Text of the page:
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Dan Murdoch

October 26, 2022
Medical Billing

Why Medical Providers Struggle with Revenue Leakage

Why Medical Providers Struggle with Revenue Leakage

The healthcare revenue cycle is the lifeblood of any hospital, health system, or medical practice. However, each of these groups is leaving thousands, and in some cases millions, of dollars in unclaimed revenue on the table each month. While most providers know they are experiencing material losses in revenue, the challenging part is in determining where this revenue leakage is occurring.

Most billing audits do not reveal the full picture of what’s happening or where providers are losing money in their revenue cycle. Even worse, most practices do not know how to fix leaks when they are eventually discovered.

This post will help to define revenue leakage in the context of healthcare, examine why it happens, and suggest several solutions to spot and eliminate it from your practice’s revenue cycle.

What is revenue leakage in healthcare?

Revenue leakage refers to situations where a healthcare provider issued care and services to a patient but failed to receive payment. Most revenue leaks can be prevented, but since they typically go undefined within an accounts receivable and revenue cycle, many practices fail to put in place measures that can prevent them from occurring in the first place. The more leaks are hidden in your billing workflow, the greater the accumulated impact they’ll have on your revenue in the long run.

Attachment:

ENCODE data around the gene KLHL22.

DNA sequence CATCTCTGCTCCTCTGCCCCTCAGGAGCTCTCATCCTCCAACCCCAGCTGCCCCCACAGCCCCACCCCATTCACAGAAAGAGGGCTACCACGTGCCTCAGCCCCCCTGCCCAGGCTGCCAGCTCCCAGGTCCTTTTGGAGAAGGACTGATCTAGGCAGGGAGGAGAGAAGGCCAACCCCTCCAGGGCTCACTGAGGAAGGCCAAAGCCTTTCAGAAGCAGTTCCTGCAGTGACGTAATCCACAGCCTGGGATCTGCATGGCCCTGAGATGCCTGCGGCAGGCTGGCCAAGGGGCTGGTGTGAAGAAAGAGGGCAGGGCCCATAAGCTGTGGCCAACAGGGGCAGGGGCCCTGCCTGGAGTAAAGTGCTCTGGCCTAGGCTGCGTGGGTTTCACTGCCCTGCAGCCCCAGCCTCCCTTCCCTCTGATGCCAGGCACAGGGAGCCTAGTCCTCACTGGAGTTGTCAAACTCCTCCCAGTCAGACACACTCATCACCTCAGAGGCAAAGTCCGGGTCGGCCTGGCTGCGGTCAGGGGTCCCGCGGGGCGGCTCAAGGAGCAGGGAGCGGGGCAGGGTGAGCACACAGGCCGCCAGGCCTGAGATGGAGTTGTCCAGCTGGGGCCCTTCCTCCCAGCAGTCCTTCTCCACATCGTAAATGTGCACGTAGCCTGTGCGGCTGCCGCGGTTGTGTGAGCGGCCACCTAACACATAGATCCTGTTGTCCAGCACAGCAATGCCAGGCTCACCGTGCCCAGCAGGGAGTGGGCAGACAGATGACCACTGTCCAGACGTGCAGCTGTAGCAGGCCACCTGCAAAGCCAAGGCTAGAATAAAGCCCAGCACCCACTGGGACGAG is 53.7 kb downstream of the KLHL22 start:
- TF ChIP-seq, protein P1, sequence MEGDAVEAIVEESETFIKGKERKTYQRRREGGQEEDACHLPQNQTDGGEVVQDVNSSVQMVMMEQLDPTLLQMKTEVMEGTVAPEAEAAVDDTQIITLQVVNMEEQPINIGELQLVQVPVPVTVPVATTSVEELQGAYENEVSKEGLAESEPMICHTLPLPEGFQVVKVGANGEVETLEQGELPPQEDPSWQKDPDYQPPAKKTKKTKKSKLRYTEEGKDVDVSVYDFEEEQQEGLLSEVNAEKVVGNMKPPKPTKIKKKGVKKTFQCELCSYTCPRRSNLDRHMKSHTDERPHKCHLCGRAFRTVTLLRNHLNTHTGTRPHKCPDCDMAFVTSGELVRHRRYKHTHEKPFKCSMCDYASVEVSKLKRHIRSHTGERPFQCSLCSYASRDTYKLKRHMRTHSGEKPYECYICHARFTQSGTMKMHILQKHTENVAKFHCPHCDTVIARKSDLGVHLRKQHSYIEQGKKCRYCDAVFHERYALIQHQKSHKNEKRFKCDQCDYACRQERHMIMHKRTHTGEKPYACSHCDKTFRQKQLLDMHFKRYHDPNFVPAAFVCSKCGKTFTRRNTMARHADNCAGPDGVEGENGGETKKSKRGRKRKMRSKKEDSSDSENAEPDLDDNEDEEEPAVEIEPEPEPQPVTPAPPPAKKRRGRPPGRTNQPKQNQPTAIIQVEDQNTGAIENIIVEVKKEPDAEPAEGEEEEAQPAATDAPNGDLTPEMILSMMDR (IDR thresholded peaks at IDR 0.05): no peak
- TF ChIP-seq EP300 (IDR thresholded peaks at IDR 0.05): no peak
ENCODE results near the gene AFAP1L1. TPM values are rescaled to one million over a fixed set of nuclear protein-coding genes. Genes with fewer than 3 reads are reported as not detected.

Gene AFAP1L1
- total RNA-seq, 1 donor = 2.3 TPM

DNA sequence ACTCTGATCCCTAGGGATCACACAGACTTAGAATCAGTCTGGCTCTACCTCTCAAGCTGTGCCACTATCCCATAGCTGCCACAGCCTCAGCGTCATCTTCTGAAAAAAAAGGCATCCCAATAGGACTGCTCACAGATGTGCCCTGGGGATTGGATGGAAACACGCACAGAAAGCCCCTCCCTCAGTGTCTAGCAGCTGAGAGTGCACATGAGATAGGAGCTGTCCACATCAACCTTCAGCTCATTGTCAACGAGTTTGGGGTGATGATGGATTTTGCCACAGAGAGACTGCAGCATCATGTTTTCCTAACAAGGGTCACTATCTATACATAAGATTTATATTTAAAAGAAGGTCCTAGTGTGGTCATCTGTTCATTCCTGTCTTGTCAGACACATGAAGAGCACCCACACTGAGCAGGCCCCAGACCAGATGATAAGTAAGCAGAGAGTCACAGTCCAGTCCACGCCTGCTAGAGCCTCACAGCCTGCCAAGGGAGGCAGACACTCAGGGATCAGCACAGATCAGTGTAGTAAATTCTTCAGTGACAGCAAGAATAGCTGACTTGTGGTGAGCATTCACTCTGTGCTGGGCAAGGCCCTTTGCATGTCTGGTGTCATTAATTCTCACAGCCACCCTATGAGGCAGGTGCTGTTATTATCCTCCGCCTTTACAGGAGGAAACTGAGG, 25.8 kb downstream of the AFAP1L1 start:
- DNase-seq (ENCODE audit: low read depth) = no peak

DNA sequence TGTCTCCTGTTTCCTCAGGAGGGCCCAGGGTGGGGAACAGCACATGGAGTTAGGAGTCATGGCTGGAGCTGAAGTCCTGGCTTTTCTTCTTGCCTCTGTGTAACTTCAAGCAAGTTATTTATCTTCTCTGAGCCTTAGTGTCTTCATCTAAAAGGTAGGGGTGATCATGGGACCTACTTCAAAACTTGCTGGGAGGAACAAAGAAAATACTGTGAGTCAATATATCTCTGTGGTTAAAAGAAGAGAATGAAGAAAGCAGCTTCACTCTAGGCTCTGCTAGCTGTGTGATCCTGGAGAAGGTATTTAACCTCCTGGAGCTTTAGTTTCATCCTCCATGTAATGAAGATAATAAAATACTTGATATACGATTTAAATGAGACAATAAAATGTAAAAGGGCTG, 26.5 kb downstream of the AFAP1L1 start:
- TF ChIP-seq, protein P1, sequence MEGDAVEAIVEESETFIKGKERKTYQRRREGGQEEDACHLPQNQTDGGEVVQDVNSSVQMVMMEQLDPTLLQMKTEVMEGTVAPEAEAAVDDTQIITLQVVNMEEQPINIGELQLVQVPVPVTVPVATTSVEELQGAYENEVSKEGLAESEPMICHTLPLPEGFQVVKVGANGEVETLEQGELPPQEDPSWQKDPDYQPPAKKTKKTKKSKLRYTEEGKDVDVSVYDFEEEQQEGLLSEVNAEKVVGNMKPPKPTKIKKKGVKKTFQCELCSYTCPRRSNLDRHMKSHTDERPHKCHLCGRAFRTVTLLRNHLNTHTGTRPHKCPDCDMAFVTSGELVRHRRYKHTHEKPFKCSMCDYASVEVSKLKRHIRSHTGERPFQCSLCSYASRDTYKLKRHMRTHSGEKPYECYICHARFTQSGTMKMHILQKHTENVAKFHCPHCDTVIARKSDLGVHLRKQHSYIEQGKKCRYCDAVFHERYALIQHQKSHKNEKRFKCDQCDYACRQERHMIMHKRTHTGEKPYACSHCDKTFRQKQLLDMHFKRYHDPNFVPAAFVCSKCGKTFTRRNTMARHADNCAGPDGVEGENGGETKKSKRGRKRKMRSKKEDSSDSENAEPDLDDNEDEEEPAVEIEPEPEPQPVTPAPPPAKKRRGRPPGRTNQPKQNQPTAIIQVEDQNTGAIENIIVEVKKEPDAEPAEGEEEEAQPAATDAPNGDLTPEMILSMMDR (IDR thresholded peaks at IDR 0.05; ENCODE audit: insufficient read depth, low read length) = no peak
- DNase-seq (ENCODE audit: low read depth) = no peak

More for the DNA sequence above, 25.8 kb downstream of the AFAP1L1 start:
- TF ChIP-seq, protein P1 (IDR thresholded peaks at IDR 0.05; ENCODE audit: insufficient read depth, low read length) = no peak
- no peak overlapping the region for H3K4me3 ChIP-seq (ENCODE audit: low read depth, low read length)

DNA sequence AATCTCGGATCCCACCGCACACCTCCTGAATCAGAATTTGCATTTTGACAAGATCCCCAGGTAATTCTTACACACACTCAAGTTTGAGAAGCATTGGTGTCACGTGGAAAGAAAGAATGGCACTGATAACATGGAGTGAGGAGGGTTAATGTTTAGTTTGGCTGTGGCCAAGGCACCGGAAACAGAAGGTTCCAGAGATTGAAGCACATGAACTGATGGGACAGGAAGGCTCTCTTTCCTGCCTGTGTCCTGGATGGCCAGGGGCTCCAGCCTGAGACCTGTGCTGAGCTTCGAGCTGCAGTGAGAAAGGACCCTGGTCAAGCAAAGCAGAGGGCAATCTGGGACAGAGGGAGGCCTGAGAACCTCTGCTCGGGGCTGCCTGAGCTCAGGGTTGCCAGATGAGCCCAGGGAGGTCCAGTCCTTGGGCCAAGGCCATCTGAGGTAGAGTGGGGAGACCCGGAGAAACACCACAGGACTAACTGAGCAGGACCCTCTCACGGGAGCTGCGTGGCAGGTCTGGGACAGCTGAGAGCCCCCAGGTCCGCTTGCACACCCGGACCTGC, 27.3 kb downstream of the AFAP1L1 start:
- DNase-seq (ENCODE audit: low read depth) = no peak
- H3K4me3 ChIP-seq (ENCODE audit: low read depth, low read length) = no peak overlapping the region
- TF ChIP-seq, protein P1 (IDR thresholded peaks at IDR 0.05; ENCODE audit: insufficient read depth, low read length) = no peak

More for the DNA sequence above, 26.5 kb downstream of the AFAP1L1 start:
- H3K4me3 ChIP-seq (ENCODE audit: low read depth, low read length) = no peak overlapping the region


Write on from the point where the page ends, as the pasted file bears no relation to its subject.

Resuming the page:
There are several reasons revenue leaks occur and the causes vary from one practice type to another. However, the impact is typically the same - stunted growth, revenue loss, and a higher cost of care passed along to the patient. Practices still leveraging manual billing workflows will have a particularly challenging time spotting revenue leaks.

What does revenue leakage mean for your practice?

According to a survey conducted by Sage Growth Partners and Fibroblast, over 40% of healthcare organizations reported losing more than 10% or more of annual revenues to leakage, 19% are losing over 20% of revenue, and 23% don’t know how much they are losing. Further exacerbating the issue of leakage, a JAMA study found that billing and insurance-related activities cost over $99,000 per medical provider per year and represent nearly $1 in every $7 collected by a medical facility. This means that on top of the high cost incurred just to process billing to insurance payers, a significant amount of revenue is leaking and physicians are never receiving payment for large portions of the care they provide.